4A45.0/D68.6 Primary antiphospholipid syndrome



Primary antiphospholipid syndrome (PAPS) is an autoimmune disorder characterized by an antibody that binds to phospholipids, resulting in an increased risk of thrombosis and other clotting disorders. The exact cause of PAPS is unknown, but it is suspected to be related to genetic and environmental factors.


Diagnosis of PAPS is based on a combination of clinical, laboratory, and imaging findings. A positive antiphospholipid antibody test, such as lupus anticoagulant, anti-cardiolipin antibodies, or anti-beta-2-glycoprotein-I antibodies, is necessary for the diagnosis of PAPS. Other laboratory tests, such as complete blood count, prothrombin time, activated partial thromboplastin time, and platelet count may also be used to diagnose PAPS.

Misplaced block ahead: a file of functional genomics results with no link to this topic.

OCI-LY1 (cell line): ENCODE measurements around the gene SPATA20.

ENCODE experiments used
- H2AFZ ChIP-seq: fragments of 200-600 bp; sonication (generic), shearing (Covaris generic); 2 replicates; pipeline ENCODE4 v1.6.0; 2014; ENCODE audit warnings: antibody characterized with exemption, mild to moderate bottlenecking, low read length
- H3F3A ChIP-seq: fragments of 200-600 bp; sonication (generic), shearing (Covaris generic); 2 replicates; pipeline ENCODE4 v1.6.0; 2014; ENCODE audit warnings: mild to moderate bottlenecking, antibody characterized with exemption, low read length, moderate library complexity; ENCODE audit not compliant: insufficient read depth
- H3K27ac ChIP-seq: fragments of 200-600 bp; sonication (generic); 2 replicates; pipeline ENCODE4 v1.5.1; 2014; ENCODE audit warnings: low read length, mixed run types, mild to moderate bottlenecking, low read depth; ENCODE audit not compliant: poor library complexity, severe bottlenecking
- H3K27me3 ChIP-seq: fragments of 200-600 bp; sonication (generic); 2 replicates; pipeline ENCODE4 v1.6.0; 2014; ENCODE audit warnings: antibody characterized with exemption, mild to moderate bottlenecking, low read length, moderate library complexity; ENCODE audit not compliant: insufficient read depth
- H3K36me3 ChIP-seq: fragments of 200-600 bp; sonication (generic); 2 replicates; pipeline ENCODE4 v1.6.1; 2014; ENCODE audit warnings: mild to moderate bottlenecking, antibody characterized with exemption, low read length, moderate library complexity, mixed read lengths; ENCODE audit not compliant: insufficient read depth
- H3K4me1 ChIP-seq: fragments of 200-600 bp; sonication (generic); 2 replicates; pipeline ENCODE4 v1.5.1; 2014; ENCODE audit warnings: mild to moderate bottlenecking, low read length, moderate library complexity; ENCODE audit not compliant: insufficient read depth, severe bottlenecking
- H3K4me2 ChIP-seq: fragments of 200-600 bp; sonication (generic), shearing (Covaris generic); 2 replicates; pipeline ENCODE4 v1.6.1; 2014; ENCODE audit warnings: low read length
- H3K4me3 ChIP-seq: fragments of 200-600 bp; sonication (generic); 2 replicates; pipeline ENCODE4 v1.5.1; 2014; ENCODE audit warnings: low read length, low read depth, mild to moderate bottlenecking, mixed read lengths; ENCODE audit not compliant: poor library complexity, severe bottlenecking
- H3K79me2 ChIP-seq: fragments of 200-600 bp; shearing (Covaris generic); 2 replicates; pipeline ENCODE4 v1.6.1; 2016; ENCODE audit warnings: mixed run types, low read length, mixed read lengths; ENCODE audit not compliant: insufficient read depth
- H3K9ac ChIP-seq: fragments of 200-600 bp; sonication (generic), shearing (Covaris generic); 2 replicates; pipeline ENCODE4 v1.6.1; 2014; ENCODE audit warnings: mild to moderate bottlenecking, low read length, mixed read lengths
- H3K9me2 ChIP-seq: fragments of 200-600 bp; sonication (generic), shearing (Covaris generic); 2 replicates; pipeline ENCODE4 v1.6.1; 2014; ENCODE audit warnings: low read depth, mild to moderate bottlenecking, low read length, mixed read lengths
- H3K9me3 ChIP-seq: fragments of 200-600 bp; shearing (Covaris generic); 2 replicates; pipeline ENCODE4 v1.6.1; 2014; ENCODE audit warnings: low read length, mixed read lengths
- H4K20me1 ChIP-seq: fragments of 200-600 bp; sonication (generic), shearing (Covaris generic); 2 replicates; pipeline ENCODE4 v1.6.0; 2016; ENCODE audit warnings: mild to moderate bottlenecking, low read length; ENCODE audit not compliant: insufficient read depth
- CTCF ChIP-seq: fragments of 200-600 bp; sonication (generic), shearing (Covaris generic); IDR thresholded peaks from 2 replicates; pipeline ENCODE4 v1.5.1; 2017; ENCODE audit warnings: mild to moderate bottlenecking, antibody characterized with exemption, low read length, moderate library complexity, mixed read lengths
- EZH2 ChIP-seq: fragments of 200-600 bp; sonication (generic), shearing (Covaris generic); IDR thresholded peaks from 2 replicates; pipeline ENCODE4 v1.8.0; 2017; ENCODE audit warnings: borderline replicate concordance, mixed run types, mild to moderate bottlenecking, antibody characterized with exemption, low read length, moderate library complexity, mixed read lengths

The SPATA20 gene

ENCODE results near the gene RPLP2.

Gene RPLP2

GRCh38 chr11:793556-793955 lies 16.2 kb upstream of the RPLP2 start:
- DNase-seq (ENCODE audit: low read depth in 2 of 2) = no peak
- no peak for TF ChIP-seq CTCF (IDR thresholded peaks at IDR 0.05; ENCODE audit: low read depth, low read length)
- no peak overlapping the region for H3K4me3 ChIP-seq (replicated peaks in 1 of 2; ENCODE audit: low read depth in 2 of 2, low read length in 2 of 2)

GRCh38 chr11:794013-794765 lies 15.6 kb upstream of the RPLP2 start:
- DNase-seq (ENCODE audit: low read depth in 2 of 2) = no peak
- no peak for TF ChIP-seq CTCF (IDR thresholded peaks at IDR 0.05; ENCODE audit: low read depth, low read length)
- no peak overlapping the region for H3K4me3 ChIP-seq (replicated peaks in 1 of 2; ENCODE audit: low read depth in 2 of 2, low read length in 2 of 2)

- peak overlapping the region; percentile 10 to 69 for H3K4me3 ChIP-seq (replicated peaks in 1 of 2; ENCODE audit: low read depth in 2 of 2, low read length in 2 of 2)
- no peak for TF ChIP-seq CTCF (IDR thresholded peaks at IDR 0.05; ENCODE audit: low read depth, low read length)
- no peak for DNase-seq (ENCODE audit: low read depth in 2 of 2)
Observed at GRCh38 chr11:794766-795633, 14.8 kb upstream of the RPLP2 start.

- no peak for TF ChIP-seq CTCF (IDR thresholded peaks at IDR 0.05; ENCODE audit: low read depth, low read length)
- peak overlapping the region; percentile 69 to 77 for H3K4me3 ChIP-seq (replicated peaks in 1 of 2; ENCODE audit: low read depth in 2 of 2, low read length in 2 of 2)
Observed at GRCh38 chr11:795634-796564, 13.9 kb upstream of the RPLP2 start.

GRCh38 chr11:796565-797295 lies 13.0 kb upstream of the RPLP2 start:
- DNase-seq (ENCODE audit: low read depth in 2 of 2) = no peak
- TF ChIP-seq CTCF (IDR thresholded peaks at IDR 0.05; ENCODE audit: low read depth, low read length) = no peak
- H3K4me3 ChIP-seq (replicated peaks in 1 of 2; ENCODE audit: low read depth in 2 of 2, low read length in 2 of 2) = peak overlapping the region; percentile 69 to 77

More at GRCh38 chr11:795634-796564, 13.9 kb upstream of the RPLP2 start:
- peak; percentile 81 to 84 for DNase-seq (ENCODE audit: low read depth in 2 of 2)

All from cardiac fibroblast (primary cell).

Differential diagnosis

The differential diagnosis of PAPS includes other autoimmune disorders, such as systemic lupus erythematosus and thrombocytopenia. It is important to rule out these conditions before diagnosing PAPS.


Treatment of PAPS is aimed at preventing further thrombosis. This includes anticoagulant medications, such as warfarin and heparin, as well as antiplatelet medications, such as aspirin and clopidogrel. Other medications, such as steroids, immunosuppressants, and antimalarials, may also be used to reduce inflammation.


The prognosis of PAPS is generally good with proper treatment. People with PAPS are at an increased risk of recurrent thrombosis and other complications, but the risk is lower with appropriate treatment.

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